October 21, 2013

UPDATED: Can Nuci's Space Save the R.E.M. Steeple?


Nuçi's Space is hoping to preserve and possibly restore the steeple of a nearby former church made famous as the site of R.E.M.'s first-ever show in 1980.

The Oconee Street musicians' resource center, next door to what remains of St. Mary's Episcopal Church, recently acquired the steeple. Whitsel Construction, an experienced historic preservation contractor, is now conducting "exploratory surgery" to find out if and how it can be saved, Nuçi's Space Executive Director Bob Sleppy said.

Most of the church, built in 1869, was torn down in 1990 to make way for condos, and the steeple has been neglected ever since. The Steeplechase Condominium Association voted in 2011 to demolish it rather than spend the money to maintain it, prompting the Georgia Trust for Historic Preservation to raise the alarm.


Nuçi's Space has been talking to Steeplechase about the steeple since 2004, Sleppy said, but the condominium owners were only willing to hand over the structure, not the land underneath. That changed in 2010, after Rick Hawkins' print shop burned, and Athens-Clarke County inspectors told Steeplechase to either fix it or tear it down. (The condo association's intention was never really to demolish it, Sleppy said.) In April, the two parties reached an agreement for Nuçi's Space to acquire the steeple and land for free.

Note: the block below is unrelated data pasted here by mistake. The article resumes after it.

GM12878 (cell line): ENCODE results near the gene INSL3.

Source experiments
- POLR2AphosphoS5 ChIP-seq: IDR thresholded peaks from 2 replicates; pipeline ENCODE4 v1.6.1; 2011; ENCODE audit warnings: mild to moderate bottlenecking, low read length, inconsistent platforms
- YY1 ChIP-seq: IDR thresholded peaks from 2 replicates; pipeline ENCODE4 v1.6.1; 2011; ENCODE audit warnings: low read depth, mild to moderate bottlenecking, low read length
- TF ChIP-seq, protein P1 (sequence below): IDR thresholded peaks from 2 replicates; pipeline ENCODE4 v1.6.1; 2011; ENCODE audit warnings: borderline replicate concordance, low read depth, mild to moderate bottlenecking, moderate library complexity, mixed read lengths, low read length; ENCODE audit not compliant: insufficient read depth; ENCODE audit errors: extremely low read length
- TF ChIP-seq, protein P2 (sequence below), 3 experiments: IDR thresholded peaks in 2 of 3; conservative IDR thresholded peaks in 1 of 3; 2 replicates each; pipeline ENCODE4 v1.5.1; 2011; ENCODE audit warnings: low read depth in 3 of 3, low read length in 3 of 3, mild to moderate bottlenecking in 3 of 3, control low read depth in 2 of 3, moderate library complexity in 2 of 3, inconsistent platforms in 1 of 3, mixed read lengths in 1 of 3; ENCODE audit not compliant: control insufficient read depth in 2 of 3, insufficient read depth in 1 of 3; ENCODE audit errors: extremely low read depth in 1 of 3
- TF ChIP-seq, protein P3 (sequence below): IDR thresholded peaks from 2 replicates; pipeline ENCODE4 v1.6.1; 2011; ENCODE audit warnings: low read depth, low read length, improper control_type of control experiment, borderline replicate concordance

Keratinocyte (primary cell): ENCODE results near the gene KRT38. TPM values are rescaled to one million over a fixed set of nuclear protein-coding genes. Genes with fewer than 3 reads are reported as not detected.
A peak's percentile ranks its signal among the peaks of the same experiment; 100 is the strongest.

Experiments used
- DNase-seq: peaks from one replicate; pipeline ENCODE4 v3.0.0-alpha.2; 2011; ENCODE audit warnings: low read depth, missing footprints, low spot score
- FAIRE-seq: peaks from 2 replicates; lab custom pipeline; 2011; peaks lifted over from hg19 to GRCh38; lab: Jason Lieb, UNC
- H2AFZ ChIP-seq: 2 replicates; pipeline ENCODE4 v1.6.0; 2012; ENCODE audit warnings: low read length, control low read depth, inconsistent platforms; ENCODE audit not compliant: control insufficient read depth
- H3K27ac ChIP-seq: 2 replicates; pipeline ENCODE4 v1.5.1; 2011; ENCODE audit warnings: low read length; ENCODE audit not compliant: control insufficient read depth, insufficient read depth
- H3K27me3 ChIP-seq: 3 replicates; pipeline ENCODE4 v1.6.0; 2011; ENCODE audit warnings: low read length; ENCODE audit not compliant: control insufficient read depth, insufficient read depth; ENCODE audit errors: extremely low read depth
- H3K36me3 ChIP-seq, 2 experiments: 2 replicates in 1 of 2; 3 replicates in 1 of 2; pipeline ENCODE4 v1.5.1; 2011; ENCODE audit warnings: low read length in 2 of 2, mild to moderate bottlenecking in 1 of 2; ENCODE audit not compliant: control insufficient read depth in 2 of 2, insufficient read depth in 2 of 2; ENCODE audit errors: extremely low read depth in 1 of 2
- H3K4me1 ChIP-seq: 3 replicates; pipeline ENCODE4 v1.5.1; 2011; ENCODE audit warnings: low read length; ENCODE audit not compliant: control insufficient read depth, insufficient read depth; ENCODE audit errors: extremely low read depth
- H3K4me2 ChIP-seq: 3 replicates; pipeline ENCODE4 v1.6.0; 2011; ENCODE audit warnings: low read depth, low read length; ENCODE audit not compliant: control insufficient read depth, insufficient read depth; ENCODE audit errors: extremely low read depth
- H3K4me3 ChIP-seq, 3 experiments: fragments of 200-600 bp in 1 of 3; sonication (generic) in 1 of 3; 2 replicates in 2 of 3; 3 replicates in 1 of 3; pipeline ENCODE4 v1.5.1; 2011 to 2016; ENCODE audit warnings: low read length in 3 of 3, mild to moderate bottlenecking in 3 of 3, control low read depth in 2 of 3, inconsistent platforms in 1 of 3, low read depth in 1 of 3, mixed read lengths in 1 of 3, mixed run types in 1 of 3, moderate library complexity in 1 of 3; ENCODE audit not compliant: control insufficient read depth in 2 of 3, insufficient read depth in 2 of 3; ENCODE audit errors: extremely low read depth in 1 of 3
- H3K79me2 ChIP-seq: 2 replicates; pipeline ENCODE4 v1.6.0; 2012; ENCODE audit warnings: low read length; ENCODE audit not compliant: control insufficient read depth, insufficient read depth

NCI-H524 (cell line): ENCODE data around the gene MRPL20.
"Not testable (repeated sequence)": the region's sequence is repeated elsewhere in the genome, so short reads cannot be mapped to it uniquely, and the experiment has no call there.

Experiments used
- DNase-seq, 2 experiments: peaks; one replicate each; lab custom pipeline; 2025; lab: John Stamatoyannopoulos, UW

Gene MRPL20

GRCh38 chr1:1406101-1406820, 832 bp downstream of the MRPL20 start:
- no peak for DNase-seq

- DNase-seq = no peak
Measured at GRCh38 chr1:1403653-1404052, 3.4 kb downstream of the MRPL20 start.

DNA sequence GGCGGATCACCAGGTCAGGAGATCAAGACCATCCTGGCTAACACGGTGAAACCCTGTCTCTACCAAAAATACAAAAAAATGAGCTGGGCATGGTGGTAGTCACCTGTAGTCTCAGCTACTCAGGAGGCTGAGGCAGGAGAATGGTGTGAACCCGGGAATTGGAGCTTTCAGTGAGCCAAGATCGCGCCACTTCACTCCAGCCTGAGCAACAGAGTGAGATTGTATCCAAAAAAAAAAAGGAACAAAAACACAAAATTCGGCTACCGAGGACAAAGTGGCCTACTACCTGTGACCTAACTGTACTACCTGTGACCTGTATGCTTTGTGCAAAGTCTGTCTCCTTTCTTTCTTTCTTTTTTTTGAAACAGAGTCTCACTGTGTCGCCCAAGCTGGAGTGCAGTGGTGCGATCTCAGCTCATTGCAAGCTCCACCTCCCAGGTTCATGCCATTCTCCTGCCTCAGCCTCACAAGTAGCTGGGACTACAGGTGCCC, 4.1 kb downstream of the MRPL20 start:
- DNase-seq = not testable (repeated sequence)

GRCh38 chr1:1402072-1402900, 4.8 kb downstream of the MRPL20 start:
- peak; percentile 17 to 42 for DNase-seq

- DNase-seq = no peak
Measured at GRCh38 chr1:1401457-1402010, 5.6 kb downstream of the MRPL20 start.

This morning, workers removed a non-load-bearing wall that had been damaged by a poison ivy vine to stabilize the steeple.

"It was basically a free-standing wall that wasn't very secure," Sleppy said. "We basically had to make the decision to take down that wall and stabilize it."

They discovered that the vine had also damaged another wall by growing in between two layers of bricks. Oh, and they also trucked out 14 decades' worth of pigeon waste.

Sleppy said he is confident the steeple can be restored. For now, though, the first priority is simply to stabilize it while Nuçi's Space figures out how much money permanent preservation would cost and evaluates whether the effort would take away from its core mission of providing affordable mental health care to musicians.

"That's our immediate concern right now, not the preservation part, but trying to make sure the structure is secure and not falling down," he said, adding that "it seems to be in pretty good shape for a building that's 143 years old."

It's not in immediate danger of toppling over, Sleppy said. Stabilizing it will cost about $25,000, and Nuçi's Space has raised about half that from an out-of-town donor; a fundraising campaign to raise the rest will come later, he said.

"We're in a little bit of limbo right now trying to figure out what our next step is," he said.

Since R.E.M.'s rise to fame, the steeple has become a tourist attraction for fans around the world making the pilgrimage to Athens. It's also one of the few remnants of Carr's Hill, the founding site of Athens.

"It'd be nice to hold on to at least a little bit of the history of this part of town," Sleppy said.